UPDATE: Angie’s List shares surge after surprise profit

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Angie’s List Inc. shares saw double-digit percentage gains Wednesday morning after the company reported a surprise profit in the first quarter—the first time it's put together back-to-back profitable quarters since its November 2011 initial public offering.

The Indianapolis-based consumer-services ratings firm reported earnings of $4.36 million, or 7 cents a share, in the first quarter ended March 1. Analysts had predicted a break-even quarter. The company lost $3.78 million in the same period last year, or 6 cents a share.

Profitability was boosted as the company scaled back marketing expenses and continued to see strong service-provider revenue. The company slashed marketing spending by $7.2 million, or 31 percent, to $16.3 million compared with the year-ago period and saw service-provider revenue surge 22 percent, to $66.2 million.

Shares rose to about $7 a share early Wednesday, up 13 percent for the day.

The company has rarely generated profitable quarters, let alone a string of them. Its public earnings reports cover 18 quarters since the fourth quarter of 2010, and the latest two mark its first consecutive profitable quarters.

Angie's List has seen positive earnings in three of the last six quarters. Before that, it was 1-for-12.

"We had a positive start to the year," Angie's List CEO Bill Oesterle said in prepared remarks. "We strengthened the foundation of our marketplace by adding inventory and growing gross merchandise value. Further, we improved our efficiency with respect to membership acquisition, enhanced service-provider sales efficiency and delivered leverage in key expense line items."

While first-quarter revenue missed Wall Street expectations, it was still higher than the year ago-period. Revenue grew 15 percent, to $83.5 million, fueled mostly by service providers, who advertise and pay fees for e-commerce offerings on the site. Analysts had predicted revenue of $84.8 million.

Angie's List's revenue has grown every quarter since the final period in 2010 when it brought in $16.1 million.

Despite the quarterly highlights, the company continues to face challenges related to its shift from a consumer reviews site to a marketplace site founded on robust service-provider income. The change comes as Amazon grows its local services and deals portal and Google reportedly prepares to launch one of its own.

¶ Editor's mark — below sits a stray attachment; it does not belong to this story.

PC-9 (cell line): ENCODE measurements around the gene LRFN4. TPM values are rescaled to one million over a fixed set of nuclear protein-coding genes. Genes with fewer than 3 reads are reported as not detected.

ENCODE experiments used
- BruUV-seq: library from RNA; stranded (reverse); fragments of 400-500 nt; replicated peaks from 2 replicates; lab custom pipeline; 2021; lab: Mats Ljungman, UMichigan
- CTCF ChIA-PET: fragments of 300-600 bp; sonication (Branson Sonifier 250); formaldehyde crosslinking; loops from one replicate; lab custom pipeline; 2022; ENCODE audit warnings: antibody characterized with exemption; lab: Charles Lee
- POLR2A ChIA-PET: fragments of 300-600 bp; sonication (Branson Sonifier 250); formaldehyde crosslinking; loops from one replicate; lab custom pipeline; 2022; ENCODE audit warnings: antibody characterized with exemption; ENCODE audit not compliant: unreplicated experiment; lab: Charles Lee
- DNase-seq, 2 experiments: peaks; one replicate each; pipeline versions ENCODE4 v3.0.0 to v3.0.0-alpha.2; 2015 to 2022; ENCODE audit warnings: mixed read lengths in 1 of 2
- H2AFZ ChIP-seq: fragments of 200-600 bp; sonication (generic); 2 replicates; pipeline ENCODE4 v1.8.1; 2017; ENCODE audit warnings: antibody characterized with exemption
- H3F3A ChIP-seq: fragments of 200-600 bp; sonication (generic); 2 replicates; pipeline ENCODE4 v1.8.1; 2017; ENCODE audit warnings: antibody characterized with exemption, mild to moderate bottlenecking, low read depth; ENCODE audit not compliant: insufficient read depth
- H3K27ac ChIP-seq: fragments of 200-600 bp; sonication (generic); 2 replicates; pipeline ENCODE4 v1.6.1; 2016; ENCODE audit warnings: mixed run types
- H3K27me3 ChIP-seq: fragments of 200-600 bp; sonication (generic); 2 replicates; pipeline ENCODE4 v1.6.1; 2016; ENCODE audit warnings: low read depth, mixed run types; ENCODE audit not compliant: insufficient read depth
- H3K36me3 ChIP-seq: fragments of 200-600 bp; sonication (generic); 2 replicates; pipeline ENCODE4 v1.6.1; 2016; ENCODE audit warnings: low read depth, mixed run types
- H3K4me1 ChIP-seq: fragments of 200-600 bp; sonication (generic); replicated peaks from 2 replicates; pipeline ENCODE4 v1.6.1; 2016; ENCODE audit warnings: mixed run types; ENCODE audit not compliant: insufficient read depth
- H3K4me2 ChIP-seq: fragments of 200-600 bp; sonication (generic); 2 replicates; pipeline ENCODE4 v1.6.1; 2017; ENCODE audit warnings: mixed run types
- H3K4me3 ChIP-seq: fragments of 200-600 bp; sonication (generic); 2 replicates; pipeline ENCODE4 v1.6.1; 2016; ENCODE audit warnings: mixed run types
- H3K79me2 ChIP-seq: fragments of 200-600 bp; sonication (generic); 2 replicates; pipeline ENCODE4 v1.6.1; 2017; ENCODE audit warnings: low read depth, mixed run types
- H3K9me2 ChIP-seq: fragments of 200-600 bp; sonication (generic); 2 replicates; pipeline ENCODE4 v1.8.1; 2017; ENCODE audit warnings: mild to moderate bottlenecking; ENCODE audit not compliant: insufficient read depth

Asked about the competitive landscape during Wednesday morning's earnings call with analysts, Oesterle said: “This marketplace is like the vastness of the ocean, so we’re not running into them from a competitive standpoint at all. Now, they are formidable competitors, and over the long term we have to have the best product and services in the marketplace.”

Angie’s List has 3.1 million paying members, but growth there has been weakening as the company slows marketing. It added 230,000 members in the latest quarter, down 20 percent from the year-ago period. It was the third straight quarter of year-over-year new-member erosion.

Meanwhile, the firm has been promoting its marketplace site to non-paying members, allowing them to get deals on plumbing repair jobs and similar services. It’s effectively selling its entire consumer pool to service providers, who have traditionally paid a fee for each transaction. Lately, the company is shifting toward a subscription model in which service providers pay monthly for an unlimited number of transactions.

As Angie’s List appears to be turning the tide on profitability, it’s unlikely Oesterle will be around for many more of them as CEO. He announced last week he was stepping down after leading the company since 1999 to be more “civically involved.” In the earnings call, he touched on what the company is seeking in a successor.

“Broadly, we’re going to be looking for someone who has a deep understanding of consumer and small-business marketing,” he said, “and has the technological chops to be able to deal with evolving technologies.”

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